4. #4
    SitePoint Addict bronze trophy vectorialpx's Avatar
    Join Date
    Dec 2012
    Location
    Bucharest
    Posts
    247
    Mentioned
    8 Post(s)
    Tagged
    0 Thread(s)
    Quote Originally Posted by modernW View Post
    I'd personally avoid using the stripslashes() function, especially since this is user input, and we don't want to deform it before storing it for data persistence. It's a function that I'd only use if I knew that the HTML tags were well-formed (ie, stripping the already-parsed BBCode tags), and it would be applied upon data output. This is only really needed if you're looking to give a preview of part of the text, where the HTML styling is not needed/wanted. Otherwise, I'd still opt to go with htmlspecialchars().
    I think you miss the difference between stripslashes and striptags stripslashes will just make sure that if magic_quotes_gpc is ON, we will not get a double-escape (for quotes).

  5. #5
    SitePoint Enthusiast
    Join Date
    Feb 2012
    Location
    United Kingdom
    Posts
    78
    Mentioned
    2 Post(s)
    Tagged
    0 Thread(s)
    Quote Originally Posted by vectorialpx View Post
    I think you miss the difference between stripslashes and striptags stripslashes will just make sure that if magic_quotes_gpc is ON, we will not get a double-escape (for quotes).
    Whoops, sorry. I misread it as striptags() for some reason or another. Because magic_quotes_gpc was deprecated in PHP 5.3, I don't really think it's overly necessary to strip the slashes beforehand though.

  6. #6
    From space with love silver trophy
    SpacePhoenix's Avatar
    Join Date
    May 2007
    Location
    Poole, UK
    Posts
    5,065
    Mentioned
    103 Post(s)
    Tagged
    0 Thread(s)
    Quote Originally Posted by tpunt View Post
    You may also want to look into a more modern API, such as MySQLi. In the MySQLi API, you can make use of another escaping method, prepared statements, along with much other functionality not seen in the original MySQL extension.
    Also another reason to migrate away from the mysql_* extension is that the mysql_* extension is now deprecated as of the current version of php. An alternative extension to migrate over to is PDO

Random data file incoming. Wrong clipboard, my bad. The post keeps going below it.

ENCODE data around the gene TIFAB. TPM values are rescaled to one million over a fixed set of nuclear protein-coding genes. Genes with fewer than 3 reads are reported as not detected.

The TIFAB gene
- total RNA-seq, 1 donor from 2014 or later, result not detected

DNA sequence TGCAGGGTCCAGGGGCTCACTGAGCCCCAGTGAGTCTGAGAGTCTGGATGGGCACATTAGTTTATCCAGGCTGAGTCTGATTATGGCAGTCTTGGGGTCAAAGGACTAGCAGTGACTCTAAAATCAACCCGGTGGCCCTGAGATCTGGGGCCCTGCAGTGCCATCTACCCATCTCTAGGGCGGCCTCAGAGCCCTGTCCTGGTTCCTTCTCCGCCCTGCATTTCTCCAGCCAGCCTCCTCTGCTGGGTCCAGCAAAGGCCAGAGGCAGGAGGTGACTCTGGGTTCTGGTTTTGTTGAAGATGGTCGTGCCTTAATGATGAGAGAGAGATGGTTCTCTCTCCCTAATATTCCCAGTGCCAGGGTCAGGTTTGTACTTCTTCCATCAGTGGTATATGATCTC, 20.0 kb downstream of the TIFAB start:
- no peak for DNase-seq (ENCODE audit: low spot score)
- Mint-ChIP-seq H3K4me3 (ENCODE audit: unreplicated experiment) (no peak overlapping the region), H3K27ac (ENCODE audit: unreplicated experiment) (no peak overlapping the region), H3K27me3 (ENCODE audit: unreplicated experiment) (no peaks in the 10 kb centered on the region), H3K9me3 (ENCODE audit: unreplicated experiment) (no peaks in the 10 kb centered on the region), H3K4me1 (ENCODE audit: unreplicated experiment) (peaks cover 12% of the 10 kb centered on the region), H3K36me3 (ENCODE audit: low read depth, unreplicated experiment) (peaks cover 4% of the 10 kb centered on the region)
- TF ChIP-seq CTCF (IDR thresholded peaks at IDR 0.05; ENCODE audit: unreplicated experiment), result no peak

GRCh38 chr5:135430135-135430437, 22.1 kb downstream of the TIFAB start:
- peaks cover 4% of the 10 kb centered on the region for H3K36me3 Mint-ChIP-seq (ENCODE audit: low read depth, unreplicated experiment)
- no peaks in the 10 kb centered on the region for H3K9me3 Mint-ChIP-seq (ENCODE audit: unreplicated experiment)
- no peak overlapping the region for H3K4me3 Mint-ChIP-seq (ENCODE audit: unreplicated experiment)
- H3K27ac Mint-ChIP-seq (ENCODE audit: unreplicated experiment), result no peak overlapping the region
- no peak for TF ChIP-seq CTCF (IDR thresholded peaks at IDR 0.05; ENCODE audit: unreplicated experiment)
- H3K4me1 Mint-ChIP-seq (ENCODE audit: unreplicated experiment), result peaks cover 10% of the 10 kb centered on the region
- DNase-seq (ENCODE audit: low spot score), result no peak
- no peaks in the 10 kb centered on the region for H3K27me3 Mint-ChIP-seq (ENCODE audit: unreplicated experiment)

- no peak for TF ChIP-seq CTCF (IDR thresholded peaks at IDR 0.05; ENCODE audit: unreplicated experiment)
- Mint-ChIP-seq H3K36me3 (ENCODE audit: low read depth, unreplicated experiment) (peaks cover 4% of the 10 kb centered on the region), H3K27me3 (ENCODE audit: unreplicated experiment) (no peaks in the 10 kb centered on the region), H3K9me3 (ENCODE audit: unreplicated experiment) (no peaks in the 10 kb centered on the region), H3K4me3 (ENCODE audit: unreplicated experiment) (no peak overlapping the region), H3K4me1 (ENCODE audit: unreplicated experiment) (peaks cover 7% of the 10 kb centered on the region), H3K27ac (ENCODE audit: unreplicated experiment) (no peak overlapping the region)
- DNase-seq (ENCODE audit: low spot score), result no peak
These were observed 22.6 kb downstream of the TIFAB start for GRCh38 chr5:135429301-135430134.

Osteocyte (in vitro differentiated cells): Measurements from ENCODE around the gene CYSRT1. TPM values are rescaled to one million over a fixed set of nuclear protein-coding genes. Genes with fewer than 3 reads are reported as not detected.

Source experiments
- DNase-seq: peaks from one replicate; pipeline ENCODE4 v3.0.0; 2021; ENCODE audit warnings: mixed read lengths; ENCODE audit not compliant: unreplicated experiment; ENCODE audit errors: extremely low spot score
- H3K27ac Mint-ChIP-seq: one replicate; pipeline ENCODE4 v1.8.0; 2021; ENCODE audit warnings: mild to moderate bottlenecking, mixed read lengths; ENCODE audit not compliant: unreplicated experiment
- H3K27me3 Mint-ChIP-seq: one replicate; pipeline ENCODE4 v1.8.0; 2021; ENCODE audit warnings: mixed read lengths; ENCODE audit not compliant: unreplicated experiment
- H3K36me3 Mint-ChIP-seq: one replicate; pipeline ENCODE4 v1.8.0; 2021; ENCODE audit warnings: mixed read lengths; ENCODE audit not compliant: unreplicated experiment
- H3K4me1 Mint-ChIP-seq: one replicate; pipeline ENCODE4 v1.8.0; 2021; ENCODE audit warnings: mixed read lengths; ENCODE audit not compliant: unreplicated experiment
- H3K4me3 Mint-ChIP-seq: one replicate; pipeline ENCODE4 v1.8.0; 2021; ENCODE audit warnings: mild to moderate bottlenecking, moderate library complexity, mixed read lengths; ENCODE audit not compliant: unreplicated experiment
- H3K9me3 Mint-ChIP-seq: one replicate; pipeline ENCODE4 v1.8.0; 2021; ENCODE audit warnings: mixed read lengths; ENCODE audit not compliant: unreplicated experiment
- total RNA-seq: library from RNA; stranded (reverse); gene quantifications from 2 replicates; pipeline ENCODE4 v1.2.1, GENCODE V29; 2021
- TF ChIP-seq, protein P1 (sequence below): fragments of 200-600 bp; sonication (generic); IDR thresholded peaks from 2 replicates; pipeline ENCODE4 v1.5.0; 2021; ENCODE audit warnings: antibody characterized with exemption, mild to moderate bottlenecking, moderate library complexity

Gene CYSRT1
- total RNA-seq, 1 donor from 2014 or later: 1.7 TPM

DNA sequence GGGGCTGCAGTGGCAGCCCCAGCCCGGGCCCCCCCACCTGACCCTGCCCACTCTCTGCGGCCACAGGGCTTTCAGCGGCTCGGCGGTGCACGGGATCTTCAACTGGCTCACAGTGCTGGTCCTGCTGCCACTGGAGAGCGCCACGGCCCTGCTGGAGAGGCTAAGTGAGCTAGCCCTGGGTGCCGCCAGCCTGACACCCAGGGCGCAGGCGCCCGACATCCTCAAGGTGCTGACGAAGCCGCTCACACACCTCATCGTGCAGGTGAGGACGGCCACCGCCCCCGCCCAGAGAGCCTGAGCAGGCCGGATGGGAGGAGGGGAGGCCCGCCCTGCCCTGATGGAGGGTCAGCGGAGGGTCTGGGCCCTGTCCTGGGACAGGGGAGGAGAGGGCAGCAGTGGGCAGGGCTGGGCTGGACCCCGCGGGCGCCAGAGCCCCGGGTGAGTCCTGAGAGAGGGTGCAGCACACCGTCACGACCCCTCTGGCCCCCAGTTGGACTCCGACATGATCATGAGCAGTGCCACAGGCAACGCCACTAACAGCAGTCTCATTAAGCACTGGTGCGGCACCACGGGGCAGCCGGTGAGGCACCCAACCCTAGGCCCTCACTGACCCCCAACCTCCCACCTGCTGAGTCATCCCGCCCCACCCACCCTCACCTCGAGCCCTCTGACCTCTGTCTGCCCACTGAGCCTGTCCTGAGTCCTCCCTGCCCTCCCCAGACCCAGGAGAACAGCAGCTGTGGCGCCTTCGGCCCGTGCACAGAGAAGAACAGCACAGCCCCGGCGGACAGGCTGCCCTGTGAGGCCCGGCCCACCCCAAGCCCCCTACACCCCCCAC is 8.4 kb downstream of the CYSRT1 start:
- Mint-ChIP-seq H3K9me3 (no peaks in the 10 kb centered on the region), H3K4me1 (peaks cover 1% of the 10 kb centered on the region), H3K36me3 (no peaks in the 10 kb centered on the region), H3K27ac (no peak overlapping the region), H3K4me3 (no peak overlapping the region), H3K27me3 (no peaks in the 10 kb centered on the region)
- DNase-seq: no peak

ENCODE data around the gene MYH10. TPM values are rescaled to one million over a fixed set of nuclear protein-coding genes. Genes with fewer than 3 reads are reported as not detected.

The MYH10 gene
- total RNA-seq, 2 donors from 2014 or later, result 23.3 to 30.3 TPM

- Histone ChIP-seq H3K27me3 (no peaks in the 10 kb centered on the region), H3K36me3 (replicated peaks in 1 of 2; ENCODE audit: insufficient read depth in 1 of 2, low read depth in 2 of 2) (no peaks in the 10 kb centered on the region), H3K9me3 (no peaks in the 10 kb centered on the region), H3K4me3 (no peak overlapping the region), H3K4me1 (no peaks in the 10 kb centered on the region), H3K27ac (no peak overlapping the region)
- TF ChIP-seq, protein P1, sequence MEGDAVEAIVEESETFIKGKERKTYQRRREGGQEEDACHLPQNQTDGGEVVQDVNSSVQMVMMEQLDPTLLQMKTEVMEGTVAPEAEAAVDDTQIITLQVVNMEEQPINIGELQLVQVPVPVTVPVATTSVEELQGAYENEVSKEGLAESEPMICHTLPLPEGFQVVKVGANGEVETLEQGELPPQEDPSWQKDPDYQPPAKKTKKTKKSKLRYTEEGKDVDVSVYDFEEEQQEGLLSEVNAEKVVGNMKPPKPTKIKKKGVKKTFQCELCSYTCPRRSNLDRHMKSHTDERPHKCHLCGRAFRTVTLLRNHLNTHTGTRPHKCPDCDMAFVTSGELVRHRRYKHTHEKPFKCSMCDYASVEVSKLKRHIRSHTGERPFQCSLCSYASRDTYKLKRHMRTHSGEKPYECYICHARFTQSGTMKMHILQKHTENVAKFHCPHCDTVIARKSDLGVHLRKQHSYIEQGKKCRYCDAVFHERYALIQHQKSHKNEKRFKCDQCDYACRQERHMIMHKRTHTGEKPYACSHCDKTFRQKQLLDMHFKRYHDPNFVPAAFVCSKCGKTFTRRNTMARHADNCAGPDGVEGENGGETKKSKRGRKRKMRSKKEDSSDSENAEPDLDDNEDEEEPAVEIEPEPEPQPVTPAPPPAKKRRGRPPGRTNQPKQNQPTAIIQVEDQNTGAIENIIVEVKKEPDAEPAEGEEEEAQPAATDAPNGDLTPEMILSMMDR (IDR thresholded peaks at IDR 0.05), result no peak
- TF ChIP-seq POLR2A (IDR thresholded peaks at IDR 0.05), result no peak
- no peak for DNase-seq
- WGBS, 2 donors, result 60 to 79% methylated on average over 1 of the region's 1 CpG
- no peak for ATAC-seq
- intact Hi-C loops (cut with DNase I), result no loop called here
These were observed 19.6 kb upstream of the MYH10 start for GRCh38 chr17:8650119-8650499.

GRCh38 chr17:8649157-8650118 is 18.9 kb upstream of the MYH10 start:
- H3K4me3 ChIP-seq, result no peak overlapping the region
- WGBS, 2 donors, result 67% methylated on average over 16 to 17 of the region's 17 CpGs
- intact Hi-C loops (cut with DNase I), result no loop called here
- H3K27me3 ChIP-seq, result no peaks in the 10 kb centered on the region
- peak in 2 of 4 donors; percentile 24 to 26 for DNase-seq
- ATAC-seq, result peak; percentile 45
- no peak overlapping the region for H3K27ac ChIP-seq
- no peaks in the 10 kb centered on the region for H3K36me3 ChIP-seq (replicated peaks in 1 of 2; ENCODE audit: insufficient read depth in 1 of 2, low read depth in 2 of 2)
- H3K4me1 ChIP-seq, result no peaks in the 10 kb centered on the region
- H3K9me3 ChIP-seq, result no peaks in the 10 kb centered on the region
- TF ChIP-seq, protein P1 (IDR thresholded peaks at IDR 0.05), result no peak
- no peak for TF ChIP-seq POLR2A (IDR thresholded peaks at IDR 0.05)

Community Team Advisor
    Forum Guidelines: Posting FAQ Signatures FAQ Self Promotion FAQ
    Help the Mods: What's Fluff? Report Fluff/Spam to a Moderator

  7. #7
    SitePoint Addict
    Join Date
    Feb 2013
    Posts
    289
    Mentioned
    0 Post(s)
    Tagged
    0 Thread(s)
    Quote Originally Posted by tpunt View Post

    You may also want to look into a more modern API, such as MySQLi. In the MySQLi API, you can make use of another escaping method, prepared statements, along with much other functionality not seen in the original MySQL extension.
    Hmm many people is telling me this, but my concern is, now i have spent ages building my little CMS, isnt it hard for me as a beginner in php and mysql to "convert" my code to mysli? Should i try to do it or check it out for my next project?

  8. #8
    SitePoint Addict bronze trophy vectorialpx's Avatar
    Join Date
    Dec 2012
    Location
    Bucharest
    Posts
    247
    Mentioned
    8 Post(s)
    Tagged
    0 Thread(s)
    Quote Originally Posted by SpacePhoenix View Post
    An alternative extension to migrate over to is PDO
    +1 for PDO. OOP is way better.

    but my concern is, now i have spent ages building my little CMS, isnt it hard for me as a beginner in php and mysql to "convert" my code to mysli?
    If it's your project, you know better what's there. However, PDO will show to you new limits

  9. #9
    SitePoint Enthusiast
    Join Date
    Feb 2012
    Location
    United Kingdom
    Posts
    78
    Mentioned
    2 Post(s)
    Tagged
    0 Thread(s)
    Quote Originally Posted by ReGGaeBOSS View Post
    Hmm many people is telling me this, but my concern is, now i have spent ages building my little CMS, isnt it hard for me as a beginner in php and mysql to "convert" my code to mysli? Should i try to do it or check it out for my next project?